Statement by Ambassador Jerry Matjila, the Permanent Representative of South Africa to the United Nations, during the United Nations Security Council Video Teleconference Meeting on the Humanitarian situation in Syria, 29 July 2020

Thank you, Mr President,

Let me begin by thanking, Mr Mark Lowcock (Under Secretary-General for Humanitarian Affairs) for his frank briefing on the humanitarian situation in Syria. We also thank Ms Amany Qaddour, Regional Director of Syria Relief and Development, for her briefing.

Mr President,

Reports of increased security incidents and airstrikes in various pockets of Syria are of great concern to South Africa. While South Africa, welcomes the general maintenance of the ceasefire agreement in the northwest of Syria, reports of the use of improvised explosive devices (IEDs), landmines, air and ground strikes and incidents involving explosive remnants of war cannot be ignored, especially due to the resulting injury and death of civilians, including women and children.

South Africa, again, calls on all parties to the conflict to respect their obligations under international human rights and international humanitarian law on the protection of civilians and civilian infrastructure, such as schools, health facilities, and water reticulation facilities. South Africa recommends that these facilities be regarded as neutral by all parties to the conflict. The continued loss of civilian life is unacceptable.

Mr President,

These continuing security incidents and violence have a direct impact on the socio-economic and humanitarian situations in Syria. The deteriorating economic environment has seen a significant impact on the daily lives of Syrians with over 9 million people food insecure and many households are engaging in negative coping mechanisms in order to make ends meet. These negative coping mechanisms are having a destructive psychological impact on civilians who have already been devastated due to nine years of violence resulting in injuries, deaths and detention of loved ones.

The deteriorating economic circumstances in Syria are having a direct impact on the already dire humanitarian situation. South Africa therefore reiterates its call for the immediate lifting of all unilateral sanctions currently being imposed on Syria, especially given the growing spread of the COVID-19 virus throughout Syria.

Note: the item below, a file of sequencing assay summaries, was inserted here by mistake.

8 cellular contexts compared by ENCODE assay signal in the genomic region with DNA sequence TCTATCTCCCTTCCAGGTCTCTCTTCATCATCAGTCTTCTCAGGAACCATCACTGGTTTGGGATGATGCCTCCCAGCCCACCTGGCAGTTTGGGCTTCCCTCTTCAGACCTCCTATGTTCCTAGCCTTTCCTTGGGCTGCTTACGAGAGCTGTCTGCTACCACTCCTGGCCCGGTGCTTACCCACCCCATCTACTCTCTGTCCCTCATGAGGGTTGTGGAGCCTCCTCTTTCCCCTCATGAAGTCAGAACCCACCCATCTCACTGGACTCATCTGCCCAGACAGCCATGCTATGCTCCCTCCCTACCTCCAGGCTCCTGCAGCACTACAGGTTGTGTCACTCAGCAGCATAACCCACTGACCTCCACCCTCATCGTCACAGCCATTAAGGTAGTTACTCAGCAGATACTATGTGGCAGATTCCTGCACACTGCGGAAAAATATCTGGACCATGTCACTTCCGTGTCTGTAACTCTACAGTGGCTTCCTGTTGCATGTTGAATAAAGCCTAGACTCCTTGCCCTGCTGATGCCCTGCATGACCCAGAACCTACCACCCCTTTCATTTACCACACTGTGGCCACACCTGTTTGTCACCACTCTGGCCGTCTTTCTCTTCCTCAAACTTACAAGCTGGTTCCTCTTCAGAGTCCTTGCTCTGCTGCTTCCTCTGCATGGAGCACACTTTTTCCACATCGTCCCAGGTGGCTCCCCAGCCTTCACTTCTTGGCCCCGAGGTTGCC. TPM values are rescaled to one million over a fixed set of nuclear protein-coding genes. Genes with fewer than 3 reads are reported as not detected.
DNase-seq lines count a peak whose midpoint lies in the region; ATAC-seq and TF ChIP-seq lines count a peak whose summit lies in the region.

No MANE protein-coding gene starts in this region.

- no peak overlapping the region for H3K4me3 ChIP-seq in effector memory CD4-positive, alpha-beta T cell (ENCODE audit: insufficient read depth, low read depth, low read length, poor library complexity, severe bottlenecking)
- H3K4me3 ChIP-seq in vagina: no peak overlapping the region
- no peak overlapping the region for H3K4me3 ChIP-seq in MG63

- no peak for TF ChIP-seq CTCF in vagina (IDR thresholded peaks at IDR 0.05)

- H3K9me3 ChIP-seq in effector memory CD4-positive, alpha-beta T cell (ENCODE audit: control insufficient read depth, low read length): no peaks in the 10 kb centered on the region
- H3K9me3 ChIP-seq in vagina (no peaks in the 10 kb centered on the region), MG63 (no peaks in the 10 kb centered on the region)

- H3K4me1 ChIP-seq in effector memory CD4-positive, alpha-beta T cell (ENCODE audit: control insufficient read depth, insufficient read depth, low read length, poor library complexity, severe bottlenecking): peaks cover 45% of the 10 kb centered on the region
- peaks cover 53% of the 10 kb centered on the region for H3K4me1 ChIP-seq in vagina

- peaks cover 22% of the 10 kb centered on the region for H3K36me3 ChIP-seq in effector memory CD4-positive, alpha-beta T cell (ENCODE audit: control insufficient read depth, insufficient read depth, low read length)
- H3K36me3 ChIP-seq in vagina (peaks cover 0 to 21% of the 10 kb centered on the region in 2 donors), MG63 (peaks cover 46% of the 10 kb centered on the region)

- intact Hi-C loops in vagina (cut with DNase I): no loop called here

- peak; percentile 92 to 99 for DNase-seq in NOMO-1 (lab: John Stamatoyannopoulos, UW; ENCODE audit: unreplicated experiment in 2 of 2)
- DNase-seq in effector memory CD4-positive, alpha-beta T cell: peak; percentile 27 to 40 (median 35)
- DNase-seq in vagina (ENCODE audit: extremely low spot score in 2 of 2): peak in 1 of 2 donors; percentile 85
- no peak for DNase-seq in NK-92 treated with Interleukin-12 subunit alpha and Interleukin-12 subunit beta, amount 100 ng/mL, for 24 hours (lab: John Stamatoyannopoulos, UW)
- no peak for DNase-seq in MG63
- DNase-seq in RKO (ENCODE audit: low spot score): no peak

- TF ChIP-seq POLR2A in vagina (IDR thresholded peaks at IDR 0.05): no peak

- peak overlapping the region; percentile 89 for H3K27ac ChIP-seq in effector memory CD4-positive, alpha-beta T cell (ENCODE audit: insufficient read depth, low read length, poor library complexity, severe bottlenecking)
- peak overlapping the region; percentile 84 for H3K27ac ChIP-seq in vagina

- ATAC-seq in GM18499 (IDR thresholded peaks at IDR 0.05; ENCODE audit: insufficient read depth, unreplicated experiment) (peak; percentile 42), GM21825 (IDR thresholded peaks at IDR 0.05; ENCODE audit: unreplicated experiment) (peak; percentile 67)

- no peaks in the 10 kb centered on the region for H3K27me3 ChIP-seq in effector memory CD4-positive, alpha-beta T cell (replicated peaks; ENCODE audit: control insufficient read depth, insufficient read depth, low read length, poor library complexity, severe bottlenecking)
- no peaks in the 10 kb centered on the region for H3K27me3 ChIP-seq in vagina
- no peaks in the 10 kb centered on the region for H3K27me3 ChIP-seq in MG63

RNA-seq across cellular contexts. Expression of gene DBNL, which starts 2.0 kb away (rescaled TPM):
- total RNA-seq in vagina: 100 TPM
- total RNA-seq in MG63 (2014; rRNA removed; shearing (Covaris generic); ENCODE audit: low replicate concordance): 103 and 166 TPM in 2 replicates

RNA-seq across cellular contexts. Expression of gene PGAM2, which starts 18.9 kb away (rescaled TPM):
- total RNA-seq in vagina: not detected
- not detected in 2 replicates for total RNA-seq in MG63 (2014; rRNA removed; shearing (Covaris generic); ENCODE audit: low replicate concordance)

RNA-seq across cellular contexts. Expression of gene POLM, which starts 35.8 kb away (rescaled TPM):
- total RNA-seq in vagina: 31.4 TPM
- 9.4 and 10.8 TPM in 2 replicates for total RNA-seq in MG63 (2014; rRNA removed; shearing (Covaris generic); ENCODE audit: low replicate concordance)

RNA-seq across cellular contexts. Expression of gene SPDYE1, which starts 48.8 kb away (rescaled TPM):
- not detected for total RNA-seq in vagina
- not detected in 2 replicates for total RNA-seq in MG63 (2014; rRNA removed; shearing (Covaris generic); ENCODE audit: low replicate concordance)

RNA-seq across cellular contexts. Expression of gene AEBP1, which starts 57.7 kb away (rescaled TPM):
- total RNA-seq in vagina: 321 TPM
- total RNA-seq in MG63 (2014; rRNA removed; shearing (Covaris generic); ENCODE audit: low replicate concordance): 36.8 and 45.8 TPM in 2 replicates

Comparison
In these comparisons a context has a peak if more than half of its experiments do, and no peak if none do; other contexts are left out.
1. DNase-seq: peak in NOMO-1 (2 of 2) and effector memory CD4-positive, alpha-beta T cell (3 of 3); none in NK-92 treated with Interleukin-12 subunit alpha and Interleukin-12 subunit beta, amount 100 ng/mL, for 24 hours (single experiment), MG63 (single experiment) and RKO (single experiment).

With the rising number of COVID-19 cases, it is important that humanitarian response efforts should focus on preparedness and response planning to minimise the potential impact of COVID-19 on the vulnerable refugee and IDP populations. Testing, especially in locations susceptible to the spread of the virus, such as detention centres, formal and informal refugee and IDP camps, is essential in this regard.

Mr President,

South Africa is concerned by the impact of the reduction in humanitarian border crossing points. We welcome the extension of the humanitarian border crossing at Bab al-Hawa for twelve months as this is the only way essential humanitarian assistance is currently being delivered to northwest Syria. The twelve-month mandate renewal will also allow the UN’s humanitarian agencies and parties the necessary time to adequately plan and prepare for their important and continued efforts.

In view of the reduction of the cross-border assistance mechanisms, focus must turn towards the improvement and enhancement of the cross-line assistance mechanisms. The scaling up of cross-line assistance is essential to close the humanitarian assistance gap resulting from the closure of the Al Yarubiyah and Bab al-Salaam border crossings.

In this regard, we also reiterate our call for the safe, unimpeded and impartial delivery of humanitarian aid and assistance to all who require it, in line with the provisions of international humanitarian law.

I have a question for Mr Lowcock. Given the dire economic and humanitarian situation, as you talked about in your statement, and the increasing needs, especially for children, women and those with disabilities, does Syria have oil fields and if so, where are they located, who controls them and why are you unable to use the proceeds from the oil that is produced, for the relief agencies to assist the Syria people?

In conclusion, we reiterate that the situation in Syria can only be resolved through negotiations and dialogue and thus, call on all parties to exert every effort towards the full implementation of Resolution 2254 (2015) to further avoid the displacement of Syrians and loss of innocent lives.

Mr President, when there is no progress on the political front, the humanitarian catastrophe will further deteriorate and there will be further loss of life and destruction. An alternative to war must be found.

I thank you.

ISSUED BY THE DEPARTMENT OF INTERNATIONAL RELATIONS AND COOPERATION

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